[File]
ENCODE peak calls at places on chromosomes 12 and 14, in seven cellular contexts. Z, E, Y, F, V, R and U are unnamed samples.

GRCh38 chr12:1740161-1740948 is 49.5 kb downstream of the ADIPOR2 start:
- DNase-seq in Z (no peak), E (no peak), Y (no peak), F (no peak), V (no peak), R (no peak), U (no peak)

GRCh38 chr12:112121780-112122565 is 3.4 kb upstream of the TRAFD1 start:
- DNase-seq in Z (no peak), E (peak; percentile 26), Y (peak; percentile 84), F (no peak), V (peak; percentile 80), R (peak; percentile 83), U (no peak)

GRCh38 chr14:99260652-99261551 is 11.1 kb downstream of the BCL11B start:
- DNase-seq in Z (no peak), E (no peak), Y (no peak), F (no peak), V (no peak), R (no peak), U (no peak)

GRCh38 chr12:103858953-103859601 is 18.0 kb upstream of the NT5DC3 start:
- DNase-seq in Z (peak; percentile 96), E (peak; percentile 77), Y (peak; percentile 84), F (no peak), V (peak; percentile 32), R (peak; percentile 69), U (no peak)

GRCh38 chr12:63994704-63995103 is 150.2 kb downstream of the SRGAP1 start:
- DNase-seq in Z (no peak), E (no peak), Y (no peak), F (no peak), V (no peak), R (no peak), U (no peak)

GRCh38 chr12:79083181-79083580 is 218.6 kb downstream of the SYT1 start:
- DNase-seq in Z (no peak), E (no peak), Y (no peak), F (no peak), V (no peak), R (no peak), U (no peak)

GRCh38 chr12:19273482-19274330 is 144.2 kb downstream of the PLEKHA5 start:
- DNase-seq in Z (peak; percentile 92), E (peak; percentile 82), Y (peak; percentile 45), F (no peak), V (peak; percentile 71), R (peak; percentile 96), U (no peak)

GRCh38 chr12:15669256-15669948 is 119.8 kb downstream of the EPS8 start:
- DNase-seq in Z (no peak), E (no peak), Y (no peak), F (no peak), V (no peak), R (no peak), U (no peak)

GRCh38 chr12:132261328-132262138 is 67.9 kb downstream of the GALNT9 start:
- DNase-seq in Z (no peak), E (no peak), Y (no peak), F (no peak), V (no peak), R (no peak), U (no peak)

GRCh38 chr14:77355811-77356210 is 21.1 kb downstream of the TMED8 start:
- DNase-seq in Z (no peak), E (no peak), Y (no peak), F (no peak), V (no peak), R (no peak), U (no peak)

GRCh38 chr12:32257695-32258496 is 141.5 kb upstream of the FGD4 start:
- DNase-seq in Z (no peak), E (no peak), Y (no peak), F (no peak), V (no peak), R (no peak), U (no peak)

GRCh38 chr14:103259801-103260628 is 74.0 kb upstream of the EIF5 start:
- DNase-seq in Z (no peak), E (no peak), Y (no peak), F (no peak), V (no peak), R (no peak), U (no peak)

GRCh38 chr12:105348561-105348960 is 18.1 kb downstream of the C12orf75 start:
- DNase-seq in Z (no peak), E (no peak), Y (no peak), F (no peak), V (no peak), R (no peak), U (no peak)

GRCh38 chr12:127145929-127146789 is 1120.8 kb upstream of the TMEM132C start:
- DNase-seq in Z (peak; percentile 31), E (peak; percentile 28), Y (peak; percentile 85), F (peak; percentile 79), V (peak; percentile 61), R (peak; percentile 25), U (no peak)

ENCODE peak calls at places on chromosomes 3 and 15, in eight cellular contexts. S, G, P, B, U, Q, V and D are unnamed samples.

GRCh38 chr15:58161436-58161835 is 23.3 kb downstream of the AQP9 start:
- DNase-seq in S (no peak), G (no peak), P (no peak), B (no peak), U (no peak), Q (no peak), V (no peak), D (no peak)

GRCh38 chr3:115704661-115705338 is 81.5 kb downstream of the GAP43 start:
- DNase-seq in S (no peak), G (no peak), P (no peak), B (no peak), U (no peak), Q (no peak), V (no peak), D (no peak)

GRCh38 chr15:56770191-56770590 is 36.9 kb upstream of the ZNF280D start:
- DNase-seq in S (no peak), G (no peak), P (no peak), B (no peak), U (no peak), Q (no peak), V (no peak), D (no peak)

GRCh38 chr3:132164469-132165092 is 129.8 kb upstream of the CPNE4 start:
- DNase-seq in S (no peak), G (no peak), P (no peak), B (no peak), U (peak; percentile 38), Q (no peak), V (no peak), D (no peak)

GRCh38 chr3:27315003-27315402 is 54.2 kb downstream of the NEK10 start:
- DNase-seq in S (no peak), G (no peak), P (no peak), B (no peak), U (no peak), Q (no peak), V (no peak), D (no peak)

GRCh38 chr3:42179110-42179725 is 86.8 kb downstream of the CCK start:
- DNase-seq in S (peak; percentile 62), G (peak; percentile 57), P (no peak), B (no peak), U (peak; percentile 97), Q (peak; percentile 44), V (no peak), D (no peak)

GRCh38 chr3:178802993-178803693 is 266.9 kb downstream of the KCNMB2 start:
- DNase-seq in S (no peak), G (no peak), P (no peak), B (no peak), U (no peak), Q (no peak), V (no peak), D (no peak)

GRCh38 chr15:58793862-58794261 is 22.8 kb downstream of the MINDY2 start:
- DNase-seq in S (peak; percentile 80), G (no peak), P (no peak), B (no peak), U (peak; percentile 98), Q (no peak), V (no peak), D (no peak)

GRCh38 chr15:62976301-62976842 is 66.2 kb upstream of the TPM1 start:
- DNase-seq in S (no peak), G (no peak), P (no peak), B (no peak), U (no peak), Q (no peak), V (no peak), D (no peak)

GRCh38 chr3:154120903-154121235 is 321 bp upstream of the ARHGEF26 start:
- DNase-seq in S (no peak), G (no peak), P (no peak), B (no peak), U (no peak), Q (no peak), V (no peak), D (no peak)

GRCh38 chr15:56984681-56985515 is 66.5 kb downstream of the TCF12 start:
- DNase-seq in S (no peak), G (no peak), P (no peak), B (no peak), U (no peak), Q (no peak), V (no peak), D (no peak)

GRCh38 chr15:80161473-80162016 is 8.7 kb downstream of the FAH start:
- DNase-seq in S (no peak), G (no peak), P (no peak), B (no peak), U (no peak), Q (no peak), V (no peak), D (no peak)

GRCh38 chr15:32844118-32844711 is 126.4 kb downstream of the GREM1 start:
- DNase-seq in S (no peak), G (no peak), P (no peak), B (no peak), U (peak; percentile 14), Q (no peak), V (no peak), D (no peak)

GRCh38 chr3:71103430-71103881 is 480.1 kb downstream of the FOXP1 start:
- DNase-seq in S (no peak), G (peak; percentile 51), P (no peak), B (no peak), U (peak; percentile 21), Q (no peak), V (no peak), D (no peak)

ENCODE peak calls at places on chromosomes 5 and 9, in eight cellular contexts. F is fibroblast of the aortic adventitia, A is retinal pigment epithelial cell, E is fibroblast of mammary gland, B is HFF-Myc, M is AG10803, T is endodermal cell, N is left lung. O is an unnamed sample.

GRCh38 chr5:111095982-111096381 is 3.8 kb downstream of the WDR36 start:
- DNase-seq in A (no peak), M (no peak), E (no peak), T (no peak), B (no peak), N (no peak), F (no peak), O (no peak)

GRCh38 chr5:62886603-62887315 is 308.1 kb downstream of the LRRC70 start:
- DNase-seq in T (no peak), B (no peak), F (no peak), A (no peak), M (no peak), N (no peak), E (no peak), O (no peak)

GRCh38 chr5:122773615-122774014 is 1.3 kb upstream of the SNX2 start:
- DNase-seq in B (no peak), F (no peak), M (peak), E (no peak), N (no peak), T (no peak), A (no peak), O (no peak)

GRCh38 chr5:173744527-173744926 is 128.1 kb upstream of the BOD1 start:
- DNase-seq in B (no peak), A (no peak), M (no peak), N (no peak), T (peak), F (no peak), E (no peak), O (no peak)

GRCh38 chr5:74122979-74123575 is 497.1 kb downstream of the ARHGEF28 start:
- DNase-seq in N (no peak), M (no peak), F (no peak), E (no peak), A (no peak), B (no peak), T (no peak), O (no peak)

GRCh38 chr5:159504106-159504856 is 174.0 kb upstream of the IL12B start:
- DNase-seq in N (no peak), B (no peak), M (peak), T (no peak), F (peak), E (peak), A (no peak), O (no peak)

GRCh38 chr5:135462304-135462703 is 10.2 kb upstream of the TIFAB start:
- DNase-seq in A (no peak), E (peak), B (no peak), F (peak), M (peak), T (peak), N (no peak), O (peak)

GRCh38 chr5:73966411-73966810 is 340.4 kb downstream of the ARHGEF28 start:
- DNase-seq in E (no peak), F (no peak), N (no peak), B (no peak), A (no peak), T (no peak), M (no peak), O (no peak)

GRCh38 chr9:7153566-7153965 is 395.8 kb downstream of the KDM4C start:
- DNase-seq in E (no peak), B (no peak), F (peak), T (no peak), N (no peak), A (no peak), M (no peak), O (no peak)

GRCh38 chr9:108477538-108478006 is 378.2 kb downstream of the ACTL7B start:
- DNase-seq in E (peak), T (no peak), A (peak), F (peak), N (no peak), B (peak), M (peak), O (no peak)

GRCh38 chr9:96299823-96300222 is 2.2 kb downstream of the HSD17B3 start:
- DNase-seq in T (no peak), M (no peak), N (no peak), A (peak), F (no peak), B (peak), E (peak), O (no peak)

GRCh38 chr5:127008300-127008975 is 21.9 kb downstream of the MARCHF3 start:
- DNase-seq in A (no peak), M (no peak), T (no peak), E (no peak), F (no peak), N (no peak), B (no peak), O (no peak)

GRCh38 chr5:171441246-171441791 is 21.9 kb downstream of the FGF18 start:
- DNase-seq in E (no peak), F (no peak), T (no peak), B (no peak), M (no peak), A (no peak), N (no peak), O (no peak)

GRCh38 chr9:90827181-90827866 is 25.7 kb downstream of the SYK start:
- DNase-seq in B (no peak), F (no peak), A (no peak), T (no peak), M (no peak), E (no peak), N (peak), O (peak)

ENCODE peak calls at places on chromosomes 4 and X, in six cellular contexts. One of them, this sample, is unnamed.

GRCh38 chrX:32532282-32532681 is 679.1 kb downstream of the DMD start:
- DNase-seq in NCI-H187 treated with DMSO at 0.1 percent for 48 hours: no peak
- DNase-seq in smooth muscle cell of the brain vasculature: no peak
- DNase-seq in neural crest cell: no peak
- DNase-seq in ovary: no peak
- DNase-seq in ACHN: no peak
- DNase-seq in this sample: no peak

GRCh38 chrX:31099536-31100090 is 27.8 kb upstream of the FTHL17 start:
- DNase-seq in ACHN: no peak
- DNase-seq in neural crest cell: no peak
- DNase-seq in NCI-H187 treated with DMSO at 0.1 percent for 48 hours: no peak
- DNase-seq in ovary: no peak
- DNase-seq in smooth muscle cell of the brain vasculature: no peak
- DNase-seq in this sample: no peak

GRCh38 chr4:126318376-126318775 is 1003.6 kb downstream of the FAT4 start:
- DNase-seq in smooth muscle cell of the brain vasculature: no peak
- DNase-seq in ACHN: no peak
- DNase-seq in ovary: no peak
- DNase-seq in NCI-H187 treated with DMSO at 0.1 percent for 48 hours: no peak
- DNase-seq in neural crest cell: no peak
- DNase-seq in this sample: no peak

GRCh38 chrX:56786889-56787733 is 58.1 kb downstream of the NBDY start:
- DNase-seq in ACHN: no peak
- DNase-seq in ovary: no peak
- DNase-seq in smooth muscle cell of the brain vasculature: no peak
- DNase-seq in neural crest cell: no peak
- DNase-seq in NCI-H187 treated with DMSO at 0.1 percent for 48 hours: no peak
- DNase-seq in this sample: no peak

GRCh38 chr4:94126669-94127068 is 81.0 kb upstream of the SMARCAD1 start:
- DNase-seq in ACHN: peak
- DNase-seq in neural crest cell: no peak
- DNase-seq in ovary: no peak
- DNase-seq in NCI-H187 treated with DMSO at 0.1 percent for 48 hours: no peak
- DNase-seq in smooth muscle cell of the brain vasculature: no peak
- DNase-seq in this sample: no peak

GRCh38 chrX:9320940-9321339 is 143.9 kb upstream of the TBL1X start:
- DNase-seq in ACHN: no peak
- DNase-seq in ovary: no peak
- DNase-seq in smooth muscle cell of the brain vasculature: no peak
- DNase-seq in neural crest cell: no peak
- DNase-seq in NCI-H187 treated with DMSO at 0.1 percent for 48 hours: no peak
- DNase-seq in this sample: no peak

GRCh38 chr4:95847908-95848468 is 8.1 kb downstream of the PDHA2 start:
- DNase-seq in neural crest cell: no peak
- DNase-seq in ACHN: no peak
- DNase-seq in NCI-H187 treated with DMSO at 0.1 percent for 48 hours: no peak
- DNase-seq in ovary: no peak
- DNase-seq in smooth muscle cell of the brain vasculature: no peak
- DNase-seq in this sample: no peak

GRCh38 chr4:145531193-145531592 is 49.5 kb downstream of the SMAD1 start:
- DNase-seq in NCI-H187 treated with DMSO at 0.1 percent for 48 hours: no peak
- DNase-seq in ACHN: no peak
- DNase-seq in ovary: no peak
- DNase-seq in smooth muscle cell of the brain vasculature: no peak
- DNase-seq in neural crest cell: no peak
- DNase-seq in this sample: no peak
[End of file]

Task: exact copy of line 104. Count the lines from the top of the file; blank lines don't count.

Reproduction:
- DNase-seq in smooth muscle cell of the brain vasculature: no peak